‘Decarbonising supply chains to the greatest extent is possible’

JCL Logistics, a Swiss-based company, claims that sustaining a completely decarbonised supply chain is possible. The company implements this strategy in its rail connection between Bremen and southern Germany by using Vectron dual-power locomotives. Additionally, it recently completed a test phase to use electric trucks in last-mile services in collaboration with IKEA.

As a logistics firm engaged with all types of modes (air, ocean, rail and road transport), the fact that it invests in green rail and combined transport is encouraging in terms of rail freight possibilities and sustainability. More and more logistics companies recognise the significance of rail when it comes to achieving environmental goals. Most importantly, they also recognise and gradually trust its strengths and potential as a mode that can efficiently serve national, international and intercontinental transport.

Bremen-Oberpfalz a green route

JCL runs a regular connection between Bremen in the north of Germany and Hof and Neumarkt in the Oberpfalz district of Bavaria. This three weekly roundtrips rail service uses the Vectron Dual Mode locomotives for its trains, which combine diesel and electric locomotives characteristics. Moreover, by using renewable power sources, JCL claims to be “100 per cent CO2-neutral” in this route.

The Swiss logistics provider is not the only one using such technologies with a focus on green transport. However, its case could illustrate how the rail freight sector could implement such schemes and how global logistics specialists could turn to sustainable rail solutions due to customer demand.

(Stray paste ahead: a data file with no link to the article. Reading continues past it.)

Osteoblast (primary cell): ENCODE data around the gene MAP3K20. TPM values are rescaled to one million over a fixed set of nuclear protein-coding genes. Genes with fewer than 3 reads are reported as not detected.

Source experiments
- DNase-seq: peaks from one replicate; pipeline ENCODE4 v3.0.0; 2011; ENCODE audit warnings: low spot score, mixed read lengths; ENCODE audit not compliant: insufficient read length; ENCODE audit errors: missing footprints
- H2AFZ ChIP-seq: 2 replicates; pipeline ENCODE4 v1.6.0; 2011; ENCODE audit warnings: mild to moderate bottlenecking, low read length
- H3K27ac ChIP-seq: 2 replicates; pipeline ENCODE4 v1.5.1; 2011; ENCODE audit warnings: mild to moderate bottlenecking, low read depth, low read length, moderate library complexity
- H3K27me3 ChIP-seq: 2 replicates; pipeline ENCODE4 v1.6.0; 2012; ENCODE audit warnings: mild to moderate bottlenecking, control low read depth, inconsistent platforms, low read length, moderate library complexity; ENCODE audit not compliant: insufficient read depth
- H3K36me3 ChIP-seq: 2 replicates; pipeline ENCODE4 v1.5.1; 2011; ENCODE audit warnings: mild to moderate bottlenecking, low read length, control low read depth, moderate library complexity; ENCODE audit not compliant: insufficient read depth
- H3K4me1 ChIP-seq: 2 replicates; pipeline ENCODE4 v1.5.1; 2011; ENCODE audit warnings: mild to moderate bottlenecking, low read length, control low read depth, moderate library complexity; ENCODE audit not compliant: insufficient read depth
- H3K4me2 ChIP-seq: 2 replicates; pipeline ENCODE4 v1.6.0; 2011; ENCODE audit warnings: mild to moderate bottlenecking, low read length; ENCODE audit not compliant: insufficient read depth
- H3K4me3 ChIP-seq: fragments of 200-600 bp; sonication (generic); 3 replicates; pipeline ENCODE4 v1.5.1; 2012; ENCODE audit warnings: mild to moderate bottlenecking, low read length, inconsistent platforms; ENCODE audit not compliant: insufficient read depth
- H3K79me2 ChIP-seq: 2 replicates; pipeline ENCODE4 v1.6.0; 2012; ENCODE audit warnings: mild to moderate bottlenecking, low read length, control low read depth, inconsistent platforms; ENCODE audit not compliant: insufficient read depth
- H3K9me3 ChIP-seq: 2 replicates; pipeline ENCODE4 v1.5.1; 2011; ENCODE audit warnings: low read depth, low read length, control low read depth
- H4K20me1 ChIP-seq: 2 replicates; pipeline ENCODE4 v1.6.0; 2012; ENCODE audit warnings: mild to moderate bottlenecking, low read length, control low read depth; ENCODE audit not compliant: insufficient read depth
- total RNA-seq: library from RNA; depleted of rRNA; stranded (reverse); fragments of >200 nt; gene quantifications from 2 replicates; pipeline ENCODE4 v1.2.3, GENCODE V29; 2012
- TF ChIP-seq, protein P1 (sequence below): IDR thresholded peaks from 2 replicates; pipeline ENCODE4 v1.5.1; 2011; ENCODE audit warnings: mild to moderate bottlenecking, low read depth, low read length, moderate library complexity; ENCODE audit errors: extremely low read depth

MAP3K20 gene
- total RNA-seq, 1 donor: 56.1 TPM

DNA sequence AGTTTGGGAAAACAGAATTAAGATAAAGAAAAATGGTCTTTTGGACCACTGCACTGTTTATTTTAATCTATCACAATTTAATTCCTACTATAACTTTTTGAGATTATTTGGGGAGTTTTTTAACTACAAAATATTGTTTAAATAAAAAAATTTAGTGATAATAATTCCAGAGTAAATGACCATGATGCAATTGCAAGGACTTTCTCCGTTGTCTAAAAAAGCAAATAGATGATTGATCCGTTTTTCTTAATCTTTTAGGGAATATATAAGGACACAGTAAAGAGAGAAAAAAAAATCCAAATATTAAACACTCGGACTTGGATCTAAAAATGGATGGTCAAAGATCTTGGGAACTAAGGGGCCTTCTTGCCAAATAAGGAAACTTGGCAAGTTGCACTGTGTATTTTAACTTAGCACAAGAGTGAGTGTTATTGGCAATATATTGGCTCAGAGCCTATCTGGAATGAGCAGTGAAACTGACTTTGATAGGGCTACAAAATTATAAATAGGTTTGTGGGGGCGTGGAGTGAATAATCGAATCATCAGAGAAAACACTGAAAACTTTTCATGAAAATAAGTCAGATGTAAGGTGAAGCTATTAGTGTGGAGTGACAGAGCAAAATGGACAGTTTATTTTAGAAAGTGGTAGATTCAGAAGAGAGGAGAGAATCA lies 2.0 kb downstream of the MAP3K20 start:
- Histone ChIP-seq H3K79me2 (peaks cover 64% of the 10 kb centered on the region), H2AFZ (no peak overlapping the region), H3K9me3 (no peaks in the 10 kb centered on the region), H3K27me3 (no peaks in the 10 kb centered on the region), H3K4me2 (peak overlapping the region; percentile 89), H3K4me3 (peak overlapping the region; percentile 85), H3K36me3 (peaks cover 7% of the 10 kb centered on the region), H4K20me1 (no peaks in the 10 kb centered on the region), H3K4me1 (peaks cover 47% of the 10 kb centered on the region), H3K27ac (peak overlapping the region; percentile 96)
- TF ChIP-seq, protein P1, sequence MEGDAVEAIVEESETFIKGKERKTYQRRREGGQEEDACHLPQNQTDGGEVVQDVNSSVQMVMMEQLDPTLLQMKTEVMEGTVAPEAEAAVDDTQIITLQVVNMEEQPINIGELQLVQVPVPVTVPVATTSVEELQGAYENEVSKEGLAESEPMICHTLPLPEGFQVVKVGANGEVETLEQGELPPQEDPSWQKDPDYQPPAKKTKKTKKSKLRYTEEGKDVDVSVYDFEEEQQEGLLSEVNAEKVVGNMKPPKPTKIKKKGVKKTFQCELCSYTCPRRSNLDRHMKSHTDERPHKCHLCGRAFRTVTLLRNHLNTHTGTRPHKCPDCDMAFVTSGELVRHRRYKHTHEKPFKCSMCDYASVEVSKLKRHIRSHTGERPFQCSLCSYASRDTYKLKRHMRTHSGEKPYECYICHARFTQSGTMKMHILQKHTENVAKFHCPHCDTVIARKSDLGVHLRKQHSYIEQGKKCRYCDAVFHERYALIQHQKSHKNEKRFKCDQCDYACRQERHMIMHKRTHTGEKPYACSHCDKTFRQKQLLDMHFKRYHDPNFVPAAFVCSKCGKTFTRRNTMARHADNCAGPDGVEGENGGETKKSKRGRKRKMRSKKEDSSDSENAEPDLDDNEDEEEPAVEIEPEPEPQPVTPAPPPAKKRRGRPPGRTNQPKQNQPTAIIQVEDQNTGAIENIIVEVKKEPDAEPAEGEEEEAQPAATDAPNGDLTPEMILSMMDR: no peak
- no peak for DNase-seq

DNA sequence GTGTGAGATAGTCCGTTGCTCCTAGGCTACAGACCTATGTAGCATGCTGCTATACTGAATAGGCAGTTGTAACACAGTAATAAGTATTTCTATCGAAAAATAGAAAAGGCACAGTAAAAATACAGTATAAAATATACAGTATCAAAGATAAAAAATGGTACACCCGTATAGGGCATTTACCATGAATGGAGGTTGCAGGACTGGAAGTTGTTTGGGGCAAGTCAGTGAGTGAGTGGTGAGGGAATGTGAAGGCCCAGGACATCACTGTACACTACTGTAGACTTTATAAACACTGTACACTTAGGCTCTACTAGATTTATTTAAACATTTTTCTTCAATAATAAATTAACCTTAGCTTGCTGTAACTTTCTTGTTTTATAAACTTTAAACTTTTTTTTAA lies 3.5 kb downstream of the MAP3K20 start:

Electrified last-mile services

In collaboration with IKEA, JCL tested another green solution: using fully electric trucks to distribute products to customers. The Citroën e-Jumper truck that the companies used during the test phase weighs four tonnes has a loading capacity of 965 kilograms and a driving range of 200 kilometres. According to JCL, it is “effective for orders in urban delivery areas”. Imagine a future where long-distance and first and last-mile transport operations could use fully electrified vehicles of all types and green energy sources. Then combined transport would arguably be the optimal transport solution.

As for the fact that corporations like IKEA test such solutions, it is a very positive indication. IKEA, however, has a history of exploring green transport. For instance, in Spain, the company has turned to rail freight to transport products between the port of Barcelona and the Tarragona terminal. In collaboration with Maersk, the home furnishing products powerhouse decided to switch from road to rail for a distance of 100 kilometres. The route concerns trips to and from its customer warehouse & distribution centre in Valls, Catalonia. The home furnishing products company decided to use rail, even for such a short distance, since its goal is to “ become climate positive by 2030”.

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Author: Nikos Papatolios

Editor at RailFreight.com

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